Sunday, 25 June 2017

A remarkable ensemble: Janacek's Jenufa at Grange Park Opera's new home

Janacek: Jenufa - Grange Park Opera - Natalya Romaniw, Susan Bullock (Photo Richard Lewisohn)
Janacek: Jenufa - Grange Park Opera - Natalya Romaniw, Susan Bullock (Photo Richard Lewisohn)
Janacek Jenufa; Natalya Romaniw, Susan Bullock, Nicky Spence, Peter Hoare, dir: Katie Mitchell / Robin Tebbutt, cond: William Lacey; Grange Park Opera at West Horsley
Reviewed by Robert Hugill on Jun 23 2017
Star rating: 5.0

A quartet of strong performance illuminates a superb ensemble performance

Janacek: Jenufa - Peter Hoare, Natalya Romaniw - Grange Park Opera (Photo Robert Workman)
Peter Hoare, Natalya Romaniw (Photo Robert Workman)
Everyone has been talking about the new opera house which Grange Park Opera has built in the grounds of West Horsley Place in Surrey. It is indeed a remarkable achievement, a functioning (if not quite complete) theatre built from scratch in a year, and even in its present state the acoustics are very fine indeed. But when we went along for our first visit on Friday 23 June 2017, the performance of Janacek's Jenufa was also very fine indeed, and had us really talking about the music too.

Robin Tebbutt revived Katie Mitchell's 1998 Welsh National Opera production of Jenufa, with designs based on Vicki Mortimer's originals. William Lacey conducted, with the BBC Concert Orchestra in the pit and a very strong and balanced cast; Natalya Romaniw as Jenufa, Susan Bullock as the Kostelnicka, Nicky Spence as Steva, Peter Hoare as Laca, plus Harry Thatcher as Starek, Jihoon Kim as the Mayor, Hanna-Liisa Kirchin as the Mayor's wife, Heather Ireson as Karolka, Alexandra Lowe and Eleanor Garside as mill workers and Jessica Robinson as Tetka. Original lighting by Nigel Edwards revived by Paul Keogan, original choreography by Struan Leslie revived by Lucy Cullingford.

Janacek: Jenufa - Grange Park Opera - Heather Ireson, Jihoon Kim, Nicky Spence, Natatalya Romaniw, Amy Lyddon, Peter Hoare, Harry Thatcher, Anne Marie Owens Susan Bullock, Hanna-Liisa Kirchin (Photo Richard Lewisohn)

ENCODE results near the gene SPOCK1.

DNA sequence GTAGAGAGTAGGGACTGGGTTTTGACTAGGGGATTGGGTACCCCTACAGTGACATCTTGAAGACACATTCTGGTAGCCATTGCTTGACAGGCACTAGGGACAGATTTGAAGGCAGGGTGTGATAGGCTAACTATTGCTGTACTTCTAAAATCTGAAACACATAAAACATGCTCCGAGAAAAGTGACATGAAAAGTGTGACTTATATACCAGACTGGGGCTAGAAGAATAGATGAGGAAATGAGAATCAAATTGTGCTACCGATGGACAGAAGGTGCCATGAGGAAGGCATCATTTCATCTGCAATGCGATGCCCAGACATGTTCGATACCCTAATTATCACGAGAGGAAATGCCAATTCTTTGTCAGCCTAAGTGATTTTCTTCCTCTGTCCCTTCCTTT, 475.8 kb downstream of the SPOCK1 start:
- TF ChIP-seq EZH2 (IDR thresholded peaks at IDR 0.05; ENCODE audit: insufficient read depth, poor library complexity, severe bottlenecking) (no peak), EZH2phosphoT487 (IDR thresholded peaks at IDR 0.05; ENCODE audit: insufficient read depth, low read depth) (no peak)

Heather Ireson, Jihoon Kim, Nicky Spence, Natatalya Romaniw,
Amy Lyddon, Peter Hoare, Harry Thatcher, Anne Marie Owens
Susan Bullock, Hanna-Liisa Kirchin (photo Richard Lewisohn)
Mortimer and Mitchell set the piece in the 1930s, a world of stripped back rather grey interiors with little colour and no folk-influence. The production is nearly 20 years old, and I have never seen it before but it was striking how many of Mitchell's ideas seem to have permeated more recent productions. Here naturalism and realism took a back seat to a concentration on the characters, with Mitchell and Tebbutt very much creating the family from hell, as each member seems flawed in some way. Grandmother, Anne Marie Owens, is over-indulgent to her favourite grandson, Steva, Nicky Spence, (there was a lovely moment in Act Three when the baby was discovered and Anne Marie Owens look across worriedly to Nicky Spence who furiously shook his head, denying responsibility for the death); Steva is a loutish drunk, getting by on a thread of charm; failed love for Jenufa has made Laca, Peter Hoare, turn vicious; Jenufa herself, Natalya Romaniw is so blinded by her love for Steva that she cannot see sense; the Kostelnicka, Susan Bullock, is so concerned to do right that she forgets to be human and comes across as angry and accusatory.

There has been a tendency in recent years to cast Jenufa with a sort of lyric soprano voice which has difficulty imposing itself on Janacek's rich orchestration. Here, Natalya Romaniw combined a vibrancy of tone with the right lyricism to ensure that Jenufa was a real character in her own right, yet with a voice which soared over the orchestra. She was able to combine the right amount of power and intensity with a poignant lyricism so that the big moments were vibrant, but for the quieter sections in Acts Two and Three she really pulled the heart strings. We have heard Romaniw in a sequence of complex heroines in the last few years and this was another one, she had the gift of making Jenufa interesting and intense even later sections of the opera where she is overlaid with lassitude and depression. Romaniw made Jenufa the centre of attention, without being attention seeking and the final scene with Peter Hoare's Laca was radiantly transformative and transcendent in just the right way.